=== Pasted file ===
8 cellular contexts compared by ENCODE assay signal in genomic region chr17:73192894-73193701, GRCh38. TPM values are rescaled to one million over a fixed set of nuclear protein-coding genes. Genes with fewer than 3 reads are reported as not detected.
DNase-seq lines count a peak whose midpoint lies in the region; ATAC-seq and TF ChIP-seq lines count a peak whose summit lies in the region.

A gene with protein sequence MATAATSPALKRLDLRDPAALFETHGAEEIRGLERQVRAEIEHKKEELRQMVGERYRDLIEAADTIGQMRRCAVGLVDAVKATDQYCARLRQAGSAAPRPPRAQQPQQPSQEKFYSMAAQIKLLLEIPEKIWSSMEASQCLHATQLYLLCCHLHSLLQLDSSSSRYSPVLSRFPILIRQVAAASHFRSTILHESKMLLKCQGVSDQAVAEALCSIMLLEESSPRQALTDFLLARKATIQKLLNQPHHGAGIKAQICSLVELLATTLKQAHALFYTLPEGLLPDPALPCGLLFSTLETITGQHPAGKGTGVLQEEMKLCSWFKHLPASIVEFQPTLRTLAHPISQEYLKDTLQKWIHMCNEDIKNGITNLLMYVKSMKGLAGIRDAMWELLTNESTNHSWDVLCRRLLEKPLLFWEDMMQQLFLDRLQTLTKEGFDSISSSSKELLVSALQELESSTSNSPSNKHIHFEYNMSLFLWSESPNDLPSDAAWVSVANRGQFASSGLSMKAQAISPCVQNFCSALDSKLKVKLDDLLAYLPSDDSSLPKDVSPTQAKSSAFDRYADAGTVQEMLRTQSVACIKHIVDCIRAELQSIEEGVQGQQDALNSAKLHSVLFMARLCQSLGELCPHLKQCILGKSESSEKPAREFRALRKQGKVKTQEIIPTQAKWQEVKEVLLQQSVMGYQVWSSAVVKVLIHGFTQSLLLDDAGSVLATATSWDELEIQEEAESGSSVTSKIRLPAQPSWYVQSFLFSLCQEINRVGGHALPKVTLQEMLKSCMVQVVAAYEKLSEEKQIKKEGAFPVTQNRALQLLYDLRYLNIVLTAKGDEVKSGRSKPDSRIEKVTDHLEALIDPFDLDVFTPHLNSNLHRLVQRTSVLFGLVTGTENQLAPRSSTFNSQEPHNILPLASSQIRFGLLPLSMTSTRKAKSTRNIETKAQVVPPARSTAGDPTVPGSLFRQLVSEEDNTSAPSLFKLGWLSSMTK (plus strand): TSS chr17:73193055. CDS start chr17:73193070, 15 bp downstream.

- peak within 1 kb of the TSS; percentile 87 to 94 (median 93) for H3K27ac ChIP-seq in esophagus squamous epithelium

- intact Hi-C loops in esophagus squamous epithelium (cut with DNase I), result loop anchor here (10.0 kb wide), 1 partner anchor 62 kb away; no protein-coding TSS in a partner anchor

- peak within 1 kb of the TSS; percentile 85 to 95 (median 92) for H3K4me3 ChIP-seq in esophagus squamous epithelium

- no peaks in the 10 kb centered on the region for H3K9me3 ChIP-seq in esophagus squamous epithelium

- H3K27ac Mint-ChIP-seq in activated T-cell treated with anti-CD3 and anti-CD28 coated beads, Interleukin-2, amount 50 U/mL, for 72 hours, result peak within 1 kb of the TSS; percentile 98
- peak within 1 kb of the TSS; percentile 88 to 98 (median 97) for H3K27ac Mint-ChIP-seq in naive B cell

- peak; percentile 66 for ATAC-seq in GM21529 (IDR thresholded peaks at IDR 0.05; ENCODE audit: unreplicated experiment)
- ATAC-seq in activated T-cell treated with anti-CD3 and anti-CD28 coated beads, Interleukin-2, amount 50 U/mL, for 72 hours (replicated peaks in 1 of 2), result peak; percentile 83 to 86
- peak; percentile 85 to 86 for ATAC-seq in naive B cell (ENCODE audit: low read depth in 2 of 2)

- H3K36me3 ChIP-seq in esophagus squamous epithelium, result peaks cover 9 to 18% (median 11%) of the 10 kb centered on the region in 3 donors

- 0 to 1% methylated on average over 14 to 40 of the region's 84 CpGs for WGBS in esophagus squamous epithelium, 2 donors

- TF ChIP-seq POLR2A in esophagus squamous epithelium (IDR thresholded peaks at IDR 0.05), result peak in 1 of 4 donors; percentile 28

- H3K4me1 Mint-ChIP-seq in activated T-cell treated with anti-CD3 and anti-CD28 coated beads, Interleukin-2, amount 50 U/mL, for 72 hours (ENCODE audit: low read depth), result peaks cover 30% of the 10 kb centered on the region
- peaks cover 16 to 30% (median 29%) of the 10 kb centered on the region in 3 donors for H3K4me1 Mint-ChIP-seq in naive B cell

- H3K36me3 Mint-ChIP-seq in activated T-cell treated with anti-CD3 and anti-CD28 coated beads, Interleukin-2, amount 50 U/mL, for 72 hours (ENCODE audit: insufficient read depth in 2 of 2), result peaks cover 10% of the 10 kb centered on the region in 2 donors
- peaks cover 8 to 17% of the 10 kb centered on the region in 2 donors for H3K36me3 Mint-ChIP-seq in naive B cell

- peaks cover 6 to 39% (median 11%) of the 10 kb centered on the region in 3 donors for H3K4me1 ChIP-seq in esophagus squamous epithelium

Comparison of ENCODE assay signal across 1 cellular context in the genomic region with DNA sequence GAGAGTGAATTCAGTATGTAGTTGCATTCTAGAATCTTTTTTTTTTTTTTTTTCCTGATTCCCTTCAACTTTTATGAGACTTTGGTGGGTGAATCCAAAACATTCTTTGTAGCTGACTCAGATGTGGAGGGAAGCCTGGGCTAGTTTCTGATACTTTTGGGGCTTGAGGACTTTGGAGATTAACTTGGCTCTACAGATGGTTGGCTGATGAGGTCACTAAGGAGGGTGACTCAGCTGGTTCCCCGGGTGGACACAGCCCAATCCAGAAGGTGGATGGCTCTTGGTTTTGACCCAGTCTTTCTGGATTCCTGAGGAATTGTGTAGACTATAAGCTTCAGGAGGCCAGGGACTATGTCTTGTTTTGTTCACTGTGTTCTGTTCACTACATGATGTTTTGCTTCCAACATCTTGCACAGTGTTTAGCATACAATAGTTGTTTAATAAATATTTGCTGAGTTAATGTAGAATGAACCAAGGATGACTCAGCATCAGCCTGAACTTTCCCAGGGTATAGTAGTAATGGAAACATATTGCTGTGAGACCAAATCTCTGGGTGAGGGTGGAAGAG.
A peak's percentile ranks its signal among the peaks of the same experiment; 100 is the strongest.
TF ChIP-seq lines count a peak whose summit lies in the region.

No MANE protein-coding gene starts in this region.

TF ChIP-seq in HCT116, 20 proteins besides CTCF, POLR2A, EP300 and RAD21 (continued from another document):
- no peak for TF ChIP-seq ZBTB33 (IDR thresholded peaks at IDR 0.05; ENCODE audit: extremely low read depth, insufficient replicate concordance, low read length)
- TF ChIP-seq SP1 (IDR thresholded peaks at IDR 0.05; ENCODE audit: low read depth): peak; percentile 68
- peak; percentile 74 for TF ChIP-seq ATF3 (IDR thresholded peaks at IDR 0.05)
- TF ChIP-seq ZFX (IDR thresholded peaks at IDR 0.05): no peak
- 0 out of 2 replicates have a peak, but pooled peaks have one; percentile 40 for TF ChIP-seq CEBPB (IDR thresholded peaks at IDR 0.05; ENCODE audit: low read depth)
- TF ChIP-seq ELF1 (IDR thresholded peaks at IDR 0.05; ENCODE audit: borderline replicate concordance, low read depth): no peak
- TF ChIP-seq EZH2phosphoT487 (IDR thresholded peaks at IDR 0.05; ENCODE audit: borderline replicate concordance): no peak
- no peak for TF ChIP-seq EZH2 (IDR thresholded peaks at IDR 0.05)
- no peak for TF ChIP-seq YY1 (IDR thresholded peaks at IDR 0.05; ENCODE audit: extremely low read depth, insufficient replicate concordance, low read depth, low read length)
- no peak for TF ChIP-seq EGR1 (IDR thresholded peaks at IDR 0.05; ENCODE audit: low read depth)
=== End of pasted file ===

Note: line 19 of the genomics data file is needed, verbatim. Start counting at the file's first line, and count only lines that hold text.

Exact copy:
- peaks cover 8 to 17% of the 10 kb centered on the region in 2 donors for H3K36me3 Mint-ChIP-seq in naive B cell